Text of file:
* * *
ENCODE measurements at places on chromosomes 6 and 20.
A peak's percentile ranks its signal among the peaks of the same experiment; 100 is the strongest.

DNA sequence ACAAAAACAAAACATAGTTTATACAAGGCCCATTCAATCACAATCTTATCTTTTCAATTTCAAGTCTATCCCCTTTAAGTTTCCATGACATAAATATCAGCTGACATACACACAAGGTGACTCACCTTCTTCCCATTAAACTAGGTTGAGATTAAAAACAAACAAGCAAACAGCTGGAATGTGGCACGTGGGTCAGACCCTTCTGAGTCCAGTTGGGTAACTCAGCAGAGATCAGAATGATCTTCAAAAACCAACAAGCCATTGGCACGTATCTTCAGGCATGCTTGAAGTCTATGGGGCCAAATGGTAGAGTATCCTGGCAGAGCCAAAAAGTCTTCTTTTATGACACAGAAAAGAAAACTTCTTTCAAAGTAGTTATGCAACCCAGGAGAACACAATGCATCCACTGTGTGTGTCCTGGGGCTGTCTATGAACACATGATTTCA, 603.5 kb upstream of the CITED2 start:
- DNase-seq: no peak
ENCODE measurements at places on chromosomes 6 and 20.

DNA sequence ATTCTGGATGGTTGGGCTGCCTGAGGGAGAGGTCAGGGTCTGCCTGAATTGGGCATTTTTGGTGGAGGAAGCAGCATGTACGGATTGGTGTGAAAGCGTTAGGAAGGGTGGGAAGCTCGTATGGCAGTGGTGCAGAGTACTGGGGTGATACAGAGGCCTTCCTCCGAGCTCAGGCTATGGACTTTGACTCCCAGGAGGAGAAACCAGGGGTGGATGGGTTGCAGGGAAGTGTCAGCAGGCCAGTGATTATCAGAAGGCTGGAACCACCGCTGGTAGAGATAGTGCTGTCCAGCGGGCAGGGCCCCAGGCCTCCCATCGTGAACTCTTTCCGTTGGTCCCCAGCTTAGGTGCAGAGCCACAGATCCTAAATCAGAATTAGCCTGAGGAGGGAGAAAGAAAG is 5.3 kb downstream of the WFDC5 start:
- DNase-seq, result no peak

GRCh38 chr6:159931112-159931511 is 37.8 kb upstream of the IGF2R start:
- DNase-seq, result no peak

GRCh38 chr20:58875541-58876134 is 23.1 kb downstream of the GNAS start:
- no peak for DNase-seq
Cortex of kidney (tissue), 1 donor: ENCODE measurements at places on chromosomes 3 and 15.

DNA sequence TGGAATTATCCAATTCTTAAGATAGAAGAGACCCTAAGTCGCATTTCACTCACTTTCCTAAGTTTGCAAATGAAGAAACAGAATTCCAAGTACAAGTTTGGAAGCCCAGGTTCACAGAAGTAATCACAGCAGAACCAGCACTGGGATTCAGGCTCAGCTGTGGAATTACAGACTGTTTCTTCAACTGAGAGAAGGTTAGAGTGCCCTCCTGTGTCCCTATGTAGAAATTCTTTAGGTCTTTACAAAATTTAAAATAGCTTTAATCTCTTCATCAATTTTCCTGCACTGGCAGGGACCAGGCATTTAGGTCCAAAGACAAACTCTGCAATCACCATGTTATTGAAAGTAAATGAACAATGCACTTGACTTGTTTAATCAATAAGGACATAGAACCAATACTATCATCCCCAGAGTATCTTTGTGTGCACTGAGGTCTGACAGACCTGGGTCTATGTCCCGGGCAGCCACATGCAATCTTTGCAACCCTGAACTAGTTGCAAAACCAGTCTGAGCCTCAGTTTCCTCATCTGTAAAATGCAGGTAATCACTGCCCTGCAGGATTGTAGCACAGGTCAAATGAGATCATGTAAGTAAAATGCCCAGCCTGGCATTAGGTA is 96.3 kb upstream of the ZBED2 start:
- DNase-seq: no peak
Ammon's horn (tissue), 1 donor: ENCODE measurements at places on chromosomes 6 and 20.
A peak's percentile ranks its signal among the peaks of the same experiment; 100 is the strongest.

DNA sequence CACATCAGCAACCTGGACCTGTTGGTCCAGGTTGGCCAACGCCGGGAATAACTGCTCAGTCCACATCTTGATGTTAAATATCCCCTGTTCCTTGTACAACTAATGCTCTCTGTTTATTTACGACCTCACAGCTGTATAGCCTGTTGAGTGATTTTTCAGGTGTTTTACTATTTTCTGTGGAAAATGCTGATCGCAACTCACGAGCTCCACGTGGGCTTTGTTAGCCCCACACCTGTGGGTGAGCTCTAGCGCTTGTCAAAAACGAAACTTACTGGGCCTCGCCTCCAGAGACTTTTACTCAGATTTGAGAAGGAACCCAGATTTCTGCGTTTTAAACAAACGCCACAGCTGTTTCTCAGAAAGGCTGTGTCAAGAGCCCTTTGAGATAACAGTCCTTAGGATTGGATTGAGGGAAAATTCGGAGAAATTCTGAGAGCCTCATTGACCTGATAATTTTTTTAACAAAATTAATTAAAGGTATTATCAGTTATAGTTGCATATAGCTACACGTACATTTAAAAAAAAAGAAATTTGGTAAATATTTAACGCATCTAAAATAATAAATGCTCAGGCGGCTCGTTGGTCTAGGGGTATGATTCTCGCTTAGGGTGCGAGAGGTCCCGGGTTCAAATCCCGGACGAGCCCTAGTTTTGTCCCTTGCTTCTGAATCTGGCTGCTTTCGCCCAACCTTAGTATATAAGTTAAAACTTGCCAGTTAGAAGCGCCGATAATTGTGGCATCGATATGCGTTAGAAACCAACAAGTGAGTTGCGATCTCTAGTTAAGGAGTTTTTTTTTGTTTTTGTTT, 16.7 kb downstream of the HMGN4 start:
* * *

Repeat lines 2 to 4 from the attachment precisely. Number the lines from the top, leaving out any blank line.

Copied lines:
A peak's percentile ranks its signal among the peaks of the same experiment; 100 is the strongest.

DNA sequence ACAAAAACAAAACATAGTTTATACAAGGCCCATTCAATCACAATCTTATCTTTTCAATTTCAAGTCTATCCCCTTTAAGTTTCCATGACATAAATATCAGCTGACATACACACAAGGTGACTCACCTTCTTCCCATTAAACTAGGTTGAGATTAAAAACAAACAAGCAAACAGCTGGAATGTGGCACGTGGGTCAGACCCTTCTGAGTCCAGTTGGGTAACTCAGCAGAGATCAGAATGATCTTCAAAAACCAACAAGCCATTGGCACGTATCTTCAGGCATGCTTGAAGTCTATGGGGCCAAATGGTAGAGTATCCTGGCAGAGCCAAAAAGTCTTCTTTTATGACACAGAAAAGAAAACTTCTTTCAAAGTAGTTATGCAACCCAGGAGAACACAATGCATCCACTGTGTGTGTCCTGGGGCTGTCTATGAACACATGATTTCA, 603.5 kb upstream of the CITED2 start:
- DNase-seq: no peak